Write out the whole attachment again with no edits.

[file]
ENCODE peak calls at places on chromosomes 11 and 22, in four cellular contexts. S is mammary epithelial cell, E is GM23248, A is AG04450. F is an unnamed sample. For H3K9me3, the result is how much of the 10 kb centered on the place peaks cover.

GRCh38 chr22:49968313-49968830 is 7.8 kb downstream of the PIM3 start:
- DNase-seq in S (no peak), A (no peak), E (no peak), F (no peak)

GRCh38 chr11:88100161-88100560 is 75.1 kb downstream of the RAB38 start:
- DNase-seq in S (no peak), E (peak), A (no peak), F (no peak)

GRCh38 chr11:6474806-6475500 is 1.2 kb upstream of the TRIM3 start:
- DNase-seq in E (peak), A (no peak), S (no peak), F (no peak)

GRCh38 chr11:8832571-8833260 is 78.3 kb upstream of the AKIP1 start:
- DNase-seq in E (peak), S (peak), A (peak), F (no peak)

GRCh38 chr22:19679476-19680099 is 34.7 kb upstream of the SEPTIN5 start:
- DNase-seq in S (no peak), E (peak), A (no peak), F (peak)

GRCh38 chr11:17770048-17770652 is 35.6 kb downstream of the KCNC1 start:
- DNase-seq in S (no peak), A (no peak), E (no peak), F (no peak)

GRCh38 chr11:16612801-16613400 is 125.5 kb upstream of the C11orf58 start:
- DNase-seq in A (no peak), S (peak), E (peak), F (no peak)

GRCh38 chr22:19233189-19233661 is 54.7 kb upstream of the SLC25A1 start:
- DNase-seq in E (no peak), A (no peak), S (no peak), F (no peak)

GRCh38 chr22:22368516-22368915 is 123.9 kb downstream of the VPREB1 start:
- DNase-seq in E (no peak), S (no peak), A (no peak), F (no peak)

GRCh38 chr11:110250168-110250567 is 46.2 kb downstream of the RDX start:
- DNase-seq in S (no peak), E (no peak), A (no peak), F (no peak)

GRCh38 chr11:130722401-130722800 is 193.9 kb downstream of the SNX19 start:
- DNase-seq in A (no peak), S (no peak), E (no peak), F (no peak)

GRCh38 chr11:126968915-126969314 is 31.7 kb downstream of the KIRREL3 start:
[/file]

ENCODE peak calls at places on chromosomes 11 and 22, in four cellular contexts. S is mammary epithelial cell, E is GM23248, A is AG04450. F is an unnamed sample. For H3K9me3, the result is how much of the 10 kb centered on the place peaks cover.

GRCh38 chr22:49968313-49968830 is 7.8 kb downstream of the PIM3 start:
- DNase-seq in S (no peak), A (no peak), E (no peak), F (no peak)

GRCh38 chr11:88100161-88100560 is 75.1 kb downstream of the RAB38 start:
- DNase-seq in S (no peak), E (peak), A (no peak), F (no peak)

GRCh38 chr11:6474806-6475500 is 1.2 kb upstream of the TRIM3 start:
- DNase-seq in E (peak), A (no peak), S (no peak), F (no peak)

GRCh38 chr11:8832571-8833260 is 78.3 kb upstream of the AKIP1 start:
- DNase-seq in E (peak), S (peak), A (peak), F (no peak)

GRCh38 chr22:19679476-19680099 is 34.7 kb upstream of the SEPTIN5 start:
- DNase-seq in S (no peak), E (peak), A (no peak), F (peak)

GRCh38 chr11:17770048-17770652 is 35.6 kb downstream of the KCNC1 start:
- DNase-seq in S (no peak), A (no peak), E (no peak), F (no peak)

GRCh38 chr11:16612801-16613400 is 125.5 kb upstream of the C11orf58 start:
- DNase-seq in A (no peak), S (peak), E (peak), F (no peak)

GRCh38 chr22:19233189-19233661 is 54.7 kb upstream of the SLC25A1 start:
- DNase-seq in E (no peak), A (no peak), S (no peak), F (no peak)

GRCh38 chr22:22368516-22368915 is 123.9 kb downstream of the VPREB1 start:
- DNase-seq in E (no peak), S (no peak), A (no peak), F (no peak)

GRCh38 chr11:110250168-110250567 is 46.2 kb downstream of the RDX start:
- DNase-seq in S (no peak), E (no peak), A (no peak), F (no peak)

GRCh38 chr11:130722401-130722800 is 193.9 kb downstream of the SNX19 start:
- DNase-seq in A (no peak), S (no peak), E (no peak), F (no peak)

GRCh38 chr11:126968915-126969314 is 31.7 kb downstream of the KIRREL3 start: